Support groups are built on trust and are the basis for a strong sense of community, often coming together from a striking emotional issue. Just look at what hurricanes and other selected disasters do for building community in small towns. Count rage-generating traffic congestion and massive job hemorrhages among them.
The need for CoolTown-oriented support groups arises in four areas, all manifested by the need for building a CoolTown itself:
Creatives, entrepreneurs, progressives: These are the future tenants who want to live/work/play in anything but their current choices, and get together to discuss and dream of what they could be.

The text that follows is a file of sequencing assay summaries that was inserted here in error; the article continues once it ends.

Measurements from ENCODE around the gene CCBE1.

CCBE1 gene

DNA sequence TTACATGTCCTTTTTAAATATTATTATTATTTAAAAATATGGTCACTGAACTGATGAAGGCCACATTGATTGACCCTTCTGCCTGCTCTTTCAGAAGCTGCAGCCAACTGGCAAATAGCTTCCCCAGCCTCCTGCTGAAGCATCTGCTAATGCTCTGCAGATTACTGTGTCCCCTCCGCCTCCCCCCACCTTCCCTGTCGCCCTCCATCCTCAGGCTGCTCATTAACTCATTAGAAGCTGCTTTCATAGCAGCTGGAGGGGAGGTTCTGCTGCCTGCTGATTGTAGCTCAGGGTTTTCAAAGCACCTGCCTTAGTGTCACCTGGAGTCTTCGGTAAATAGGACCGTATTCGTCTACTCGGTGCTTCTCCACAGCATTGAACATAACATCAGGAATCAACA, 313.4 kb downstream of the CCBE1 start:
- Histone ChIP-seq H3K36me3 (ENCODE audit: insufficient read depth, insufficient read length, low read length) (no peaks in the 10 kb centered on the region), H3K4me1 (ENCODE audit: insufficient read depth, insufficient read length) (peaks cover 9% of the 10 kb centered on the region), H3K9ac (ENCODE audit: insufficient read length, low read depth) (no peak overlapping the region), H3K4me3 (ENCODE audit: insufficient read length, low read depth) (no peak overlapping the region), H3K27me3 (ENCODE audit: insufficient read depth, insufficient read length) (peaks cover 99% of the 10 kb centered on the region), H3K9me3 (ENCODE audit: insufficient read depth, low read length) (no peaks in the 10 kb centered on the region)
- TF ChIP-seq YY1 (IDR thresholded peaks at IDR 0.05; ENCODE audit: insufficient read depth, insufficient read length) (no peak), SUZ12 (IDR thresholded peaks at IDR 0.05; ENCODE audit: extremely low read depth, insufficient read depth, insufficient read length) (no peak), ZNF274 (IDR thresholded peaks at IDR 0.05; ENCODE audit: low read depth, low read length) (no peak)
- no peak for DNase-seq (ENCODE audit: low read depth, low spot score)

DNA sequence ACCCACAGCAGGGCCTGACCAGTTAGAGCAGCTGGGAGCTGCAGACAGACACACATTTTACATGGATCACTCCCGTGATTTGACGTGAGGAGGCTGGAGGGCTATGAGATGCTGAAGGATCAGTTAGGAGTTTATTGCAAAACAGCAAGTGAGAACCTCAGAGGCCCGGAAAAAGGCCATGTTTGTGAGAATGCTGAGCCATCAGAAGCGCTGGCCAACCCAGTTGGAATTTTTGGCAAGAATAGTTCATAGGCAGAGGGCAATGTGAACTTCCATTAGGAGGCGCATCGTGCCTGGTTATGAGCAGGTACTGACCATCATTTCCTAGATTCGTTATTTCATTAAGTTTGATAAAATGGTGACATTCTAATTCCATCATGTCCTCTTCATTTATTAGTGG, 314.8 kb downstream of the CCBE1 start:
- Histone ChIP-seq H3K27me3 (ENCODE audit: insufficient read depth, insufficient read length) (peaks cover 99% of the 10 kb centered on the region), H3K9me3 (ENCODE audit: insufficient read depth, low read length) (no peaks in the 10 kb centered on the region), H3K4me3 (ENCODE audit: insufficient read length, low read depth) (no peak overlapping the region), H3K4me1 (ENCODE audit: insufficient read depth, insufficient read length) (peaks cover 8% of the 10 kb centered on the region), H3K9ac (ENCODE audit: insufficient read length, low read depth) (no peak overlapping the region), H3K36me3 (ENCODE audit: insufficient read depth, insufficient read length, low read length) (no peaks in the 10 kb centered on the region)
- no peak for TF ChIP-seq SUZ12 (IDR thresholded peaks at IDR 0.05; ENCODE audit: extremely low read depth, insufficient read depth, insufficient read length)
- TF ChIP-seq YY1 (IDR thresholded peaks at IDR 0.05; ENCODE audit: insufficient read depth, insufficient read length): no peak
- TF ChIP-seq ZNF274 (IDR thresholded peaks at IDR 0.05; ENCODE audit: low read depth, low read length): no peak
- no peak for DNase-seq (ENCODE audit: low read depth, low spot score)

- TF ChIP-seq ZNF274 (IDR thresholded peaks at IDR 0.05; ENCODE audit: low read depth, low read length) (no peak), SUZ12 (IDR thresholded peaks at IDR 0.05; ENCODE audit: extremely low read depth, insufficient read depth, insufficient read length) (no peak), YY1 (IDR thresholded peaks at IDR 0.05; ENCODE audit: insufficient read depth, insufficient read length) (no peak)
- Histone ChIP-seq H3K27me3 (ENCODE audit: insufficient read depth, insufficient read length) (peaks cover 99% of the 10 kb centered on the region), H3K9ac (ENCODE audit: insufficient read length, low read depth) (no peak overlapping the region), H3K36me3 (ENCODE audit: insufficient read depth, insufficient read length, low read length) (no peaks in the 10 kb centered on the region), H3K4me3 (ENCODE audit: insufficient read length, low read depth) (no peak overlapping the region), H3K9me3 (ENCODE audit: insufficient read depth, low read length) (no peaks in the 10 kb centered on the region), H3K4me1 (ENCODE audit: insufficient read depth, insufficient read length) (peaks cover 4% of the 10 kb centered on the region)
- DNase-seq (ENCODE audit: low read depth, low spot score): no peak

Municipalities: They see jobs and talent leaving in droves, and form ad hoc groups of economic development, planning and business leaders to stop the bleeding.
Universities: Similar to above, they see students (ie potential donors, graduate school income, research park talent) leaving the ‘boring college town’ in waves, and thereby establish cross-department ad hoc groups to find the answers.
Private investors/developers: These are the people who literally build the CoolTowns, and they realize they need a team of world class designers, retail consultants, economists and market development experts to effectively understand how to build them.
Yet these support groups just about refuse to talk to one another. See image.